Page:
IF the Toronto Blue Jays had the ability to turn pitchers around, then claiming Zack Godley could prove to be a shrewd move
The Toronto Blue Jays are in desperate need of filling out a rotation, both for this year and for the future. Sure, 2019 is lost, but they hardly seem to have something resembling a consistent rotation. If you look ahead to next year and beyond, it gets even more bleak. So, it should come as no surprise that they claimed Zack Godley off of waivers. The 29 year old is under team control through 2023. He’s exactly the kind of guy this team would look for: team control and potential.
The issue with Godley is that he is in the midst of a year that is somewhat forgettable. His 3-5 record and 6.39 ERA are sure to get some groans from Blue Jays fans. The more vocal may even use this move as more fuel for the management effigy burning. That would be a tad misguided. Godley is coming off two seasons where he was worth 3.4 and 2.5 fWAR respectively while totaling 57 starts. He won 15 games last season.
Usually, we tend to say “If he can turn things around, he could be a good pick up”. And, that’s a fair comment, but if we look at it a different way, we might wonder if the responsibility can totally be placed on the player. We have been hearing for a few years now that the Blue Jays are putting a lot of effort (and money) into their sports science/performance/development. Could this mean that they can find what happened with Godley and help him turn things around?
Historically, the Toronto Blue Jays have had a mixed bag of results in turning pitchers around. Guys like Ricky Romero, Jesse Litsch and Dustin McGowan come to mind. These were all pitchers who flirted with talent for a while and then seemed to have fizzled out. Of course, the current front office cannot be blamed for that, if any front office can really be blamed. Most recently, the mystery of Aaron Sanchez befuddled Toronto. They could not seem to get him ‘right’. He did have his share of injuries, but that doesn’t explain 2019. He was terrible in a Blue Jays uniform. In his first start in Houston, he dominated with a changed approach. Throwing more curveballs allowed him to be successful. Granted, it is one start, but it makes you wonder why Toronto didn’t try this approach.
On the flip side of things, the club had success with Marco Estrada. He was a reliever in Milwaukee and came to Toronto, started games and was a rather good starter. He got better. Most recently, Ken Giles seems to have turned things around after struggling in Houston. So, it is too difficult to say definitively if Toronto can “fix” pitchers, or not, but it makes you wonder if Godley can rebound.
Looking at Fangraphs, we see that he’s actually given up fewer homers this year than in the previous two, but that is also because he has pitched about half as many innings. So, it isn’t as good as it sounds and coming to the AL East is going to be interesting in that regard. His walk rate has stayed roughly the same, but his strike out rate has dropped quite a bit. His ground ball rate has dropped 12% in two years while his fly ball rate has increased 9%. We’re also seeing more hard contact off him this season.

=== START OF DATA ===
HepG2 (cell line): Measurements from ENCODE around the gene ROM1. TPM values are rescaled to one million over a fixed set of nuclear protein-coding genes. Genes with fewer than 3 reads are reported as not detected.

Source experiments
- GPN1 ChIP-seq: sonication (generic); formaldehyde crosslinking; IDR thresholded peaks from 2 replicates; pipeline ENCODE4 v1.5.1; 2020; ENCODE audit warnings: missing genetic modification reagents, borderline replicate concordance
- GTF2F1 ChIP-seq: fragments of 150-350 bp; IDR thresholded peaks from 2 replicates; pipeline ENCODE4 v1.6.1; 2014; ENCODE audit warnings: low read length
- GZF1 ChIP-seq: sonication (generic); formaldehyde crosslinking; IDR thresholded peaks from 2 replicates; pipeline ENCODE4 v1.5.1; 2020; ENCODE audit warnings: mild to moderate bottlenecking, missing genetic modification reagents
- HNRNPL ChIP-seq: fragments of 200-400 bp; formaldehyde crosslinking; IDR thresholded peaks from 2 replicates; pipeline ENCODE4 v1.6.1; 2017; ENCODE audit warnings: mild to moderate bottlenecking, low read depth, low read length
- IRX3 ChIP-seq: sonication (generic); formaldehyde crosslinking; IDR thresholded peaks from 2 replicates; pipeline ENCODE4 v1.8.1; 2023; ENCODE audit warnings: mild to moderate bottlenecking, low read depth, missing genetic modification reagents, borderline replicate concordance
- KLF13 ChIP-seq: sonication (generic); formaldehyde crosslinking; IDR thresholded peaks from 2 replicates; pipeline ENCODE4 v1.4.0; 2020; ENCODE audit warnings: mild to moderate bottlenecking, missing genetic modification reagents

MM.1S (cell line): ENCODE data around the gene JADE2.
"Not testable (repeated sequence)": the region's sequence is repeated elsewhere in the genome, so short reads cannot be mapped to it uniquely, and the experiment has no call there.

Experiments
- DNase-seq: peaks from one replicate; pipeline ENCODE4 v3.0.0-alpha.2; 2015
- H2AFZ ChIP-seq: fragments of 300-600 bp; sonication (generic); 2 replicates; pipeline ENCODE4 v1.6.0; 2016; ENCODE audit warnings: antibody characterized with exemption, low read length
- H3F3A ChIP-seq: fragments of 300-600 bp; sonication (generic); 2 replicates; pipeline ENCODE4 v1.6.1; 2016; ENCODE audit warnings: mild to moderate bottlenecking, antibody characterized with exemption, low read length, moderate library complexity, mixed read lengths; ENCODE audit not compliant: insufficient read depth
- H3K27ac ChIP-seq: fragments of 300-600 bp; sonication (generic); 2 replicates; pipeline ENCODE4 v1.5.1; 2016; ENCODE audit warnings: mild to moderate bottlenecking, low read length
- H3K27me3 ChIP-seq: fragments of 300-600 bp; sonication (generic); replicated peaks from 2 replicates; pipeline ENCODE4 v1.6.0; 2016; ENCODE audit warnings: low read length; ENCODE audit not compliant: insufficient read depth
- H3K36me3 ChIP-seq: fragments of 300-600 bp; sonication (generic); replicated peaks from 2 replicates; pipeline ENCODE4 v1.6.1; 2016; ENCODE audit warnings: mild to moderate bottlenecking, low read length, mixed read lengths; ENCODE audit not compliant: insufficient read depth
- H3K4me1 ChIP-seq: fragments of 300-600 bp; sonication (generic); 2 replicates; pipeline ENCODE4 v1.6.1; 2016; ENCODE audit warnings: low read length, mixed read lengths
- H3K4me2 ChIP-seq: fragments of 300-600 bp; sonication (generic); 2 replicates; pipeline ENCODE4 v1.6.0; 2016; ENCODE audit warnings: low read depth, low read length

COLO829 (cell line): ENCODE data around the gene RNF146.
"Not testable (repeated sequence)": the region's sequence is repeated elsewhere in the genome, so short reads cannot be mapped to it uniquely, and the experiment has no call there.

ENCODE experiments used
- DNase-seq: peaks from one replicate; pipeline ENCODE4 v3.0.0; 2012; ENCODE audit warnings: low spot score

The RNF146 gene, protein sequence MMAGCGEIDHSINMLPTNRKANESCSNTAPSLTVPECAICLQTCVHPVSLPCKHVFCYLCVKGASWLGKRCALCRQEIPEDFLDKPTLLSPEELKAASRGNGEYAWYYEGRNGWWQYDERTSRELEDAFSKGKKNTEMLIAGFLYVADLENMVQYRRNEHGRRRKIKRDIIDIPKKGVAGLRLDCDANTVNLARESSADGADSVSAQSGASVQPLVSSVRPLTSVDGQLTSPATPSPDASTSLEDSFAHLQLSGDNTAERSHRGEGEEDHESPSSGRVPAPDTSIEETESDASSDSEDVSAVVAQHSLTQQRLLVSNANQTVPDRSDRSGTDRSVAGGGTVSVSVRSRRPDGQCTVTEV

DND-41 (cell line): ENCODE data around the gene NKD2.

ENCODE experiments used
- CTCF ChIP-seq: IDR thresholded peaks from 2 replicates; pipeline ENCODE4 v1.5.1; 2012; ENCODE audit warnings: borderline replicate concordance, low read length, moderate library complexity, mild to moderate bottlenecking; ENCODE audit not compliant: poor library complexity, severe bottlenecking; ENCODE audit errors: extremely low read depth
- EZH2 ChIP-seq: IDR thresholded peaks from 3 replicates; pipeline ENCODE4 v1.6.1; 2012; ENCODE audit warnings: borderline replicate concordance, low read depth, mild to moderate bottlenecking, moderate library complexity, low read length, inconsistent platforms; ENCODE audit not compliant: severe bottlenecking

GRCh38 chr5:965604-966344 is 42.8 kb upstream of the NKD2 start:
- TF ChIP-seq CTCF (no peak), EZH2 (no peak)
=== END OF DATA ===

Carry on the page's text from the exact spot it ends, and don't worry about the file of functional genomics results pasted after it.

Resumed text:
Looking at his Pitch Type, he’s thrown more fastball/curveball and moving away from his cutter, which he uses 9% less than he did two season ago. We see a dip in the velocity of his fastball (87 mph this year), which means less separation from his change, which is basically holding steady at an average of 83 mph. To put his 2019 into a bit more perspective, here is where he ranks in Statcast measurements:
Fastball Velo: 9th percentile
Fastball Spin: 35th percentile
Curve Spin: 10th percentile
K%: 13th percentile
Exit Velocity: 33rd percentile
Hard Hit%: 59th percentile
xwOBA: 6th percentile
xBA: 11th percentile
xSLG: 11th percentile
Lastly, the following two visuals show Godley ‘catching more of the plate’ in 2019 than he used to. L- Horizontal Movement, R- Vertical Movement via Brooks Baseball
Given that I am not a pitching coach and I have not watched Godley no where near enough over the last 2.5 seasons, I am in no position to offer up the answer to “fixing” Zack Godley. However, the fact that he has currently put up -0.1 fWAR and his ZiPS 3 Year Projection shows 2, 2.1, 2.1 fWAR over the next 3 seasons, one has to believe that there is an answer to be found.
Now it is on the Toronto Blue Jays to do their homework and see if they can, in fact, turn a pitcher around. If they can, claiming Godley will not only look like a smart move, but it will go a long way to helping them build a rotation for the next few seasons.
*Featured Image Courtesy Of DaveMe Images. Prints Available For Purchase.
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Shaun Doyle is a long time Blue Jays fan and writer! He decided to put those things together and create Jays From the Couch. Shaun is the host of Jays From the Couch Radio, which is highly ranked in iTunes, and he has appeared on TV and radio spots.